Monday, September 25 2017

Published on August 31 2017. Culture

Politicos to tell all at Festival

Bringing a political element to this year’s Rye Arts Festival, the organising committee is delighted that Dame Margaret Hodge MP (hot-footing from the annual Labour Party Conference) and the Rt. Hon. Kenneth Clarke MP will both be speaking.

Margaret Hodge

Dame Margaret will be talking at Rye Community Centre at 6pm on Thursday September 28. And the Festival is also pleased that former Hastings and Rye MP, Michael Foster, Deputy Lieutenant of East Sussex and former government colleague of the speaker will be here to introduce her.

The theme of Dame Margaret’s talk, and book, is Called to Account which looks at waste in public expenditure – something about which she knows a lot about since she was chairman of the Public Accounts Committee in Westminster from 2010 to 2015 and the job of that committee was, and is, to scrutinise the £700 billion of annual public expenditure. She has lots of enthralling, sometimes funny and also downright scary anecdotes about her time heading the Committee. We may hope, also, for some current political gossip!

Dame Margaret has a long political career, becoming a councillor in Islington in 1973, and quickly became head of the housing committee before leader of the Council in 1981 until 1992. In 1994 she was elected for Barking, a seat she has held till this day. She served in Government through most of the Blair and Brown years including being Children’s Minister and Minister for Culture and Tourism. For some of that time she was in Government with Michael Foster, who was Minister for Equalities and who steered the 2010 Equalities Act through Parliament.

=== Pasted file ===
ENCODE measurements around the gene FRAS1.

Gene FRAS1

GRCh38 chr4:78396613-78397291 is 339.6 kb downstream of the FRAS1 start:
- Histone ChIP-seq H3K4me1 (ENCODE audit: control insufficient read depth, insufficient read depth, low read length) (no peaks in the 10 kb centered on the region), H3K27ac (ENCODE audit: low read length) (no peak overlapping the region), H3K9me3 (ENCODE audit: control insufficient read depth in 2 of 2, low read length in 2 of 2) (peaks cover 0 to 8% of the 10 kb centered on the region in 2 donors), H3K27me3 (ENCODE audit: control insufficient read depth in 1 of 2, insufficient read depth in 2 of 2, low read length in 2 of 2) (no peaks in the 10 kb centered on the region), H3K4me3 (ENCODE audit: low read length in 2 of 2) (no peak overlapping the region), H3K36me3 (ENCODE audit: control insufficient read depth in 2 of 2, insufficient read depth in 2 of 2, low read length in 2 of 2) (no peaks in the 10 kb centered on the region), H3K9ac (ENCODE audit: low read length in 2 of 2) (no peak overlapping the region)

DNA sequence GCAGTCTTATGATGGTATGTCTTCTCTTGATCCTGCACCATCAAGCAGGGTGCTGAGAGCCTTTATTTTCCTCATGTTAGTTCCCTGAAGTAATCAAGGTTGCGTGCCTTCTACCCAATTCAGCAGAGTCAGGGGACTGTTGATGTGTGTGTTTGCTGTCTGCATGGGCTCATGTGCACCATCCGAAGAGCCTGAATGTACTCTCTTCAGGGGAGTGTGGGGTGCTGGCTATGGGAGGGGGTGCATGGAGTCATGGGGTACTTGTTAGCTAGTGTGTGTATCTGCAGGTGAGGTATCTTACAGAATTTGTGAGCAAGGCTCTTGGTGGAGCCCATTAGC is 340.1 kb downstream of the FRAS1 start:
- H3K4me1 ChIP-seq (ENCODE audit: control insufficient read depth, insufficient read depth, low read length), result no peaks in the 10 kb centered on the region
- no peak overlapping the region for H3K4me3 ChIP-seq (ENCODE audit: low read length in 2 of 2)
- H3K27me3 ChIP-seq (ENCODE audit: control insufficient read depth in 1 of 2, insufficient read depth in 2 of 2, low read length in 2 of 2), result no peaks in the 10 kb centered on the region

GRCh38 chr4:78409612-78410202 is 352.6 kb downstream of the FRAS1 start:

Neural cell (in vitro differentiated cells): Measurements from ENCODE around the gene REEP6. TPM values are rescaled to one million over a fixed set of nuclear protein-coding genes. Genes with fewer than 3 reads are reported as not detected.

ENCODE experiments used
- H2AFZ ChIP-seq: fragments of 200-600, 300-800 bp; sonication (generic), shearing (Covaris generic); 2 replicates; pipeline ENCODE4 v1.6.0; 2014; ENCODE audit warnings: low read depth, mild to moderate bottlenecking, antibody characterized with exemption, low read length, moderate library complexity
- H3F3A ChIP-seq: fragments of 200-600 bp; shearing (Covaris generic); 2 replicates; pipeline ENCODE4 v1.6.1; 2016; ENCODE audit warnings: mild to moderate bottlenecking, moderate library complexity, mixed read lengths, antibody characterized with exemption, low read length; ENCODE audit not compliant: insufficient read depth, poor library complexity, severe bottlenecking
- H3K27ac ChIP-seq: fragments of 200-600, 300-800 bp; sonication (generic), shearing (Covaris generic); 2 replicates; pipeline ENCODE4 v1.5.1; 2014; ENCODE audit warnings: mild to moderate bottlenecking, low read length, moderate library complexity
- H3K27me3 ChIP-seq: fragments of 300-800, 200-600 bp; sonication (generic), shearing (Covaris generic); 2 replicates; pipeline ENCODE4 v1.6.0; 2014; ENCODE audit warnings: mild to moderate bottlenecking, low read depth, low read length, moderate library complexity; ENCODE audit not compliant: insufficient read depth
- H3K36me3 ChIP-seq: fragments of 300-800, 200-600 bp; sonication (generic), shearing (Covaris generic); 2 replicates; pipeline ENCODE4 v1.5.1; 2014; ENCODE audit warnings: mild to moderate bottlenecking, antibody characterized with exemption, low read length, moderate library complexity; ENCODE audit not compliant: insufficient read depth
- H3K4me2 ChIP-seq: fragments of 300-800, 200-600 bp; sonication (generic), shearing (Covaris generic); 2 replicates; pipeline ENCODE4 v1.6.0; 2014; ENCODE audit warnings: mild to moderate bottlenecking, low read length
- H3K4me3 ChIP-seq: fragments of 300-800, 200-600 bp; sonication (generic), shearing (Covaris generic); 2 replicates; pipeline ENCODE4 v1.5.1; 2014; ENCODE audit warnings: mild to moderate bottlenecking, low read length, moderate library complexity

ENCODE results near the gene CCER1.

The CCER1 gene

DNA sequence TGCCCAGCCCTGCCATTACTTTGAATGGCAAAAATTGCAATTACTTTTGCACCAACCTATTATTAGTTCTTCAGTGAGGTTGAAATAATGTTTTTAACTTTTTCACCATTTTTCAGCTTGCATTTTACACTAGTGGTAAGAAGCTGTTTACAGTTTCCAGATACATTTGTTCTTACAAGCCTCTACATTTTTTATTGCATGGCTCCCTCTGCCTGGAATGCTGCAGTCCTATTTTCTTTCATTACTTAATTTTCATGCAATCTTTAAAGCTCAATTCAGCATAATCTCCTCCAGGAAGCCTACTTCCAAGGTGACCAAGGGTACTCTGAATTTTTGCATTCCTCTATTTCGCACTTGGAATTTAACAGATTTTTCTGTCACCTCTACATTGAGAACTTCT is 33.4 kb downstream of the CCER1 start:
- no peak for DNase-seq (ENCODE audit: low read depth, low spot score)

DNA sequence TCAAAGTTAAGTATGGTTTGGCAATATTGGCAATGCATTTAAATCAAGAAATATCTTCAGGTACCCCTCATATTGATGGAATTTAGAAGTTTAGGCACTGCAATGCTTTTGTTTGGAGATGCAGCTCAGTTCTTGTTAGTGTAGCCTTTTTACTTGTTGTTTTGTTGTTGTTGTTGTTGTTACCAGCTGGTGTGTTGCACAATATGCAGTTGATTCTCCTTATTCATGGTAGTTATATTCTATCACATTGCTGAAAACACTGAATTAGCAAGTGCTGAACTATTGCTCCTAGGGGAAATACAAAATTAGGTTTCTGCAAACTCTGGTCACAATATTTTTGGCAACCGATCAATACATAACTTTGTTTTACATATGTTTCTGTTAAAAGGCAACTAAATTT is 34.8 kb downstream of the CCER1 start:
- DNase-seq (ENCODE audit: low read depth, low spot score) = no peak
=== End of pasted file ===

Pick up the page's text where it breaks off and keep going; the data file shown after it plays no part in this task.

Kenneth Clarke

Kenneth Clarke MP is talking at this year’s opening event in the Milligan Theatre at 11am on Saturday September 16. He will look back at his first 50 years in politics – time that has earned him the title of Father of the House. The jazz-loving Tory MP, who originally trained as a lawer (becoming a QC in 1980), was first elected to parliament for the East Midlands constituency of Rushcliffe in 1970 and has served as an MP without a break ever since (Labour MP Dennis Skinner is the only other sitting member to have similar longevity).

He has seen five Conservative prime ministers and held ministerial positions (including Education, Home Secretary and Chancellor) under three of them. His last major appointment was Lord Chancellor and Minister of Justice under David Cameron. He has announced that he will not be seeking re-election after the end of the current parliament.  He has always been a staunch advocate of the EU and, even now, while recognising the wishes of the country in last year’s referendum, continues to argue for the softest of soft Brexits.

He is a lifelong fan of jazz, sport and birdwatching and maybe some of this, as well as many political anecdotes will feature in his talk. Coincidentally, he will be talking on the 30th anniversary to the day of Black Wednesday when the pound crashed out of the Exchange Rate Mechanism. The government spent £3.2 billion in vain trying to keep the pound in, and financial speculator George Soros trousered a billion pounds as he bet the right way that the pound was doomed (thereby effectively dooming the pound). It was following this event (and as a result of it) that Prime Minister John Major appointed him Chancellor in place of the sacked Norman Lamont.

Photos courtesy Rye Arts Festival

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